Our annual festival of Indigenous works aims to provide a platform to unite Indigenous voices from around the world. Weesageechak Begins to Dance exists to strengthen the Indigenous presence in the arts community, and in addition to the Canadian voice, this year’s festival includes work from the USA and Australia.
Making his debut at Native Earth’s Weesageechak festival is Kamillaroi filmmaker, actor and writer Billy McPherson with his play Cuz, directed by Frederick Copperwaite of Australia’s Moogahlin Performing Arts.
Wishing to expose the realities of the Australian Indigenous experience, McPherson’s Cuz is an autobiographical play that tackles themes of identity and shadeism.
“This is a true story of identity, of my dear cousin and myself over 45 years growing up from little kids (gunnadoos) to the present,” explains McPherson. “I wanted to share… what it is like for Aboriginal people in Australia to have to deal with not being identified as an Aboriginal person, because of my cousin’s fair skin complexion.”
Before now, McPherson worked primarily as a filmmaker – his film Nalingu was screened at Message Sticks Indigenous Film Festival -and Cuz marks McPherson’s first attempt at playwriting.
Driven to create work that can be shared with First Nations people around the world, McPherson describes Cuz as a play “about identity and being proud – not giving up hope as an Aboriginal, and believing in yourself regardless of the struggles we encounter everyday in our lives.”
Although this will be McPherson’s first time visiting Canada, he shares Native Earth’s vision behind the festival – to further the Indigenous voice on the world stage.
“We are the original storytellers,” says McPherson, and Indigenous theatre and dance is “to record our history and to tell our stories to the wider audiences. I am now very thankful to Native Earth and Ryan Cunningham for inviting Cuz for reading at Weesageechak Begins to Dance festival.”
McPherson’s Cuz will be presented on Wednesday November 16th at 7:30 pm in the Aki Studio, with performances by Cliff Cardinal, Joelle Peters, and Native Earth’s Artistic Director Ryan Cunningham.
Something more from Billy McPherson
What piece are you looking forward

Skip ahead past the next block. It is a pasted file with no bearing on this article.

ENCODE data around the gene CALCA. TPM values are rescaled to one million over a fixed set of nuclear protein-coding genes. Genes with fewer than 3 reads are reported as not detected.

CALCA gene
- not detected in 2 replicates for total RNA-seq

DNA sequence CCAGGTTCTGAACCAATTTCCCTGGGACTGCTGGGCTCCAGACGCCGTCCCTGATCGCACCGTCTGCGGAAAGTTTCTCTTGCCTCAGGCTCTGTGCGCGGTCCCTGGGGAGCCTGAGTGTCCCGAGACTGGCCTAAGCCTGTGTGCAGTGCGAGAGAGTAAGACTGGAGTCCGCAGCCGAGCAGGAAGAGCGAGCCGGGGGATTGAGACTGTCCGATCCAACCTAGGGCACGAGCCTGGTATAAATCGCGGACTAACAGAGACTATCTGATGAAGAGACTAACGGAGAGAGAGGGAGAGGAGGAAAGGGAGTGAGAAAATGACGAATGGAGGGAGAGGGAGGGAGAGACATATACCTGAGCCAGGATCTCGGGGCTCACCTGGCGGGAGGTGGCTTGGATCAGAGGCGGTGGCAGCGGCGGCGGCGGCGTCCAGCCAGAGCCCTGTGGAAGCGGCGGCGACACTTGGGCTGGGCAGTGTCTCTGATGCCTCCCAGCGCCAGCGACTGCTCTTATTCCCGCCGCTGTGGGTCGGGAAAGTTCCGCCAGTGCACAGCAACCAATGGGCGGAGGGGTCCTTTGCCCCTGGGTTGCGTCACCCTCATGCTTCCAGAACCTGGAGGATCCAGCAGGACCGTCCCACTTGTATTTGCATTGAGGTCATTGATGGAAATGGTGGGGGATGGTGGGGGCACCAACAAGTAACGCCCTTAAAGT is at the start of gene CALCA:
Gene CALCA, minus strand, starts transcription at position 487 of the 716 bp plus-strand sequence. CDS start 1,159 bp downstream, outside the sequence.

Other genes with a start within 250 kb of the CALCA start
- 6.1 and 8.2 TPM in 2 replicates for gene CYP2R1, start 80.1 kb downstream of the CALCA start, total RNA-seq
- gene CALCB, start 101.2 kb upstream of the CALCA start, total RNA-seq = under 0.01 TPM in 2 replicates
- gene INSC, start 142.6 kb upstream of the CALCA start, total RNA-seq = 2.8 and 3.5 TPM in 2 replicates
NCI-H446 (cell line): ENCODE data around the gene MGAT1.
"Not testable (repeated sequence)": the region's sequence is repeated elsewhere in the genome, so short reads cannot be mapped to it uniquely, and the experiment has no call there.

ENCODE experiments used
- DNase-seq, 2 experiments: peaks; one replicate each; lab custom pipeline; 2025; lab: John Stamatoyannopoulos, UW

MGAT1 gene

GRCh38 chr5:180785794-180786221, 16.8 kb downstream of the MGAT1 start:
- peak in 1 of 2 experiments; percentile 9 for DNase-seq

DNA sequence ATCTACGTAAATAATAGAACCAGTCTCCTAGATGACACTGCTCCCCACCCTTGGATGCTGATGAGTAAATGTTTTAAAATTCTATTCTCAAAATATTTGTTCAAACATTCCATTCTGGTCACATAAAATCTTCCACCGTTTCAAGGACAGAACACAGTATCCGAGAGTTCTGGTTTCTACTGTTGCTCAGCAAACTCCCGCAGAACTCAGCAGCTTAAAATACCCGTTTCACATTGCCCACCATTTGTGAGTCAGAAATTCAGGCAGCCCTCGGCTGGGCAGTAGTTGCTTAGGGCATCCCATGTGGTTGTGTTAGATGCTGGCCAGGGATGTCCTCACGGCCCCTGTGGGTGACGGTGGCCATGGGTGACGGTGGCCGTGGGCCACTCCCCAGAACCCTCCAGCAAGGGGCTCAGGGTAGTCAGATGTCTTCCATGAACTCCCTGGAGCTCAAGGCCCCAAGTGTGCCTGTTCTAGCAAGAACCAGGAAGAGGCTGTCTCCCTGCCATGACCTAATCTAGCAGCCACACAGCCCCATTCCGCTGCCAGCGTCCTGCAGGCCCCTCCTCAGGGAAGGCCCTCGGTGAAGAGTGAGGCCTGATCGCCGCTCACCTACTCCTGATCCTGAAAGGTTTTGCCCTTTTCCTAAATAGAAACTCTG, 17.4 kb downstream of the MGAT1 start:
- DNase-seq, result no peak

to seeing at Weesageechak 29?
It’s my first time to Canada so definitely meeting
and greeting First Nations art and people.
Who is an Indigenous role model of yours?
How do they inspire you?
I was inspired by many great Aboriginal artists and creators from my early rise in the theatre world back in 1988, especially from a original pioneer with Aunty Oogeroo Noonuccul nee (Kath Walker).
She was instrumental to myself with telling me in believing in myself, to be proud of who I am and to record our history to pass onto the next generation. Also Kevin Smith a famous Aboriginal actor from Sydney, New South Wales, who had taken me under his wings to guide and assist me with my craft. I am forever thankful to these two dear friends and peers. Both are now in the dreamtime.
What are your thoughts on addressing
political topics through Indigenous art?
Art is politics and politics is arts, so I have many questions needing answering. But in meantime, I will continue to tell our Indigenous stories from Australia.
What’s the best piece of advice you’ve been given?
Record your black history and never give up.
Learning everyday in my life.
Also to take it as it comes everyday.
What superpower would you like to have? Why?
I would like to have a magic boomerang… and be the hero for our Indigenous people so that every time the world is in crisis I can throw my boomerang and it freezes other people around the world in time… Just imagine turning back time and… turning away the Captain Cook invasion in Australia in 1770.
What is your favourite pastime?
Boxing training and sparring sessions with mates I enjoy,
and going to the theatre and listening to Indigenous music.
What are you craving right now?
I’m nervous and excited and craving for actors reading my play Cuz. Also, meeting new friends from Canada and from around the world. (Oh and a can of lemonade too…)
What is coming up next for you?
I’m in rehearsals for a new play, Home Country, with
Urban Theatre Projects as part of the Sydney Festival
program that opens in January 2017.
To me, art is:
Art is intimating life and telling our stories.